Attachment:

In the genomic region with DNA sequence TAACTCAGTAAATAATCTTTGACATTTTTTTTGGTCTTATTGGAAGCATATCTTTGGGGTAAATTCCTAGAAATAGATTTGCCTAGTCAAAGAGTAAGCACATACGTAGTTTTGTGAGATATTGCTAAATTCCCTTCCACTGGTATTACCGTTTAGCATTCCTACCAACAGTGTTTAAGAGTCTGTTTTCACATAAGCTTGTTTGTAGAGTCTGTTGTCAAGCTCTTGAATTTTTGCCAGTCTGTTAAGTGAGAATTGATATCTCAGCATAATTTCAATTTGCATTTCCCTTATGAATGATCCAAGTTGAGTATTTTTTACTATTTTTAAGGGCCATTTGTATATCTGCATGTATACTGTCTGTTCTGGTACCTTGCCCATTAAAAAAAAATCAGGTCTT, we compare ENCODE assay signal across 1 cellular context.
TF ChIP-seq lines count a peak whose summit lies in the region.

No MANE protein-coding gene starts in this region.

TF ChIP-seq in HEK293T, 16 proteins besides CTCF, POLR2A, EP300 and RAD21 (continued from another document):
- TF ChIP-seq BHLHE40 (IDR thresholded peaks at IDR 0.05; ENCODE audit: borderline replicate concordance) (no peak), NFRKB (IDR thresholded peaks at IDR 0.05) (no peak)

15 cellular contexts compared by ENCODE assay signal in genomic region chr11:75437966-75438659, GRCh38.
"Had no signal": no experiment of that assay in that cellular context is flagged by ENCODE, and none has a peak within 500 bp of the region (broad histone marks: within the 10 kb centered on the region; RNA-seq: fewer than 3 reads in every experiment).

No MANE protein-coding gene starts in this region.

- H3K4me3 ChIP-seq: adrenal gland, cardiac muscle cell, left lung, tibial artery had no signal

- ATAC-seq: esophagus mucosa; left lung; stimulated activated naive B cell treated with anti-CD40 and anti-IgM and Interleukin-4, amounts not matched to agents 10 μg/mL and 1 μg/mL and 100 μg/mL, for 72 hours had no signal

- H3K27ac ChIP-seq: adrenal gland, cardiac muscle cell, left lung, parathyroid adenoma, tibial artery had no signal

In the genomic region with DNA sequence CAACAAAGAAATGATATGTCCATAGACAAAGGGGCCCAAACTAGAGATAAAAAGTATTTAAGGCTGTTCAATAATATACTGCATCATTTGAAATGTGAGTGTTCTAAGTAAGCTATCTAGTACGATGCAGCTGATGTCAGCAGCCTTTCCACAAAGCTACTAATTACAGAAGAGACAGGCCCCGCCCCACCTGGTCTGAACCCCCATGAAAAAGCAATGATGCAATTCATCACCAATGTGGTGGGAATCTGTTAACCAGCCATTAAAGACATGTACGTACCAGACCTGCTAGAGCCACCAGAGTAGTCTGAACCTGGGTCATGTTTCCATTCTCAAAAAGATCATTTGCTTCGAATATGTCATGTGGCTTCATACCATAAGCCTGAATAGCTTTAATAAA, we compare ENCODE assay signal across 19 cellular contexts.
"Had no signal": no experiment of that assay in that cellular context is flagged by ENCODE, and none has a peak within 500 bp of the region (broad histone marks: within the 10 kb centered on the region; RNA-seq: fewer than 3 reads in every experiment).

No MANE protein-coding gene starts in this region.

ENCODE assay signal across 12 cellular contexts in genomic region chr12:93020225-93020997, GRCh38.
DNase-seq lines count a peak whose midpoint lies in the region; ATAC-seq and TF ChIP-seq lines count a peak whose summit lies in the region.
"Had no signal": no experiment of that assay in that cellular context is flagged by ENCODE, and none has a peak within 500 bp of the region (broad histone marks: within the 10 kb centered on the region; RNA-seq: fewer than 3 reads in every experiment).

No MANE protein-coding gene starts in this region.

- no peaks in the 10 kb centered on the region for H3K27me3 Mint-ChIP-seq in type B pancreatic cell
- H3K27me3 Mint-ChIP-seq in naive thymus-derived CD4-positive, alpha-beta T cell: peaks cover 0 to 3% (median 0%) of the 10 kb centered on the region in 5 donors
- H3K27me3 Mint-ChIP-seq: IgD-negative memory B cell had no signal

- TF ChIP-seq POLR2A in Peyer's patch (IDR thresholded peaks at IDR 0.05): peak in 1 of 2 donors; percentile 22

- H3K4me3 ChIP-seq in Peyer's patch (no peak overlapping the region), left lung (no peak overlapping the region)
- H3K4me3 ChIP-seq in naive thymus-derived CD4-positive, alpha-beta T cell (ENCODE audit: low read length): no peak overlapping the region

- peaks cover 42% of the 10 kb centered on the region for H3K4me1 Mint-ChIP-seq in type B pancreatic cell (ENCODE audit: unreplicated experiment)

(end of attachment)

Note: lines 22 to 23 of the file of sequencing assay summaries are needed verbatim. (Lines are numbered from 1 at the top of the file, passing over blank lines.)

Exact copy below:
- TF ChIP-seq POLR2A in Peyer's patch (IDR thresholded peaks at IDR 0.05): peak in 1 of 2 donors; percentile 22

- H3K4me3 ChIP-seq in Peyer's patch (no peak overlapping the region), left lung (no peak overlapping the region)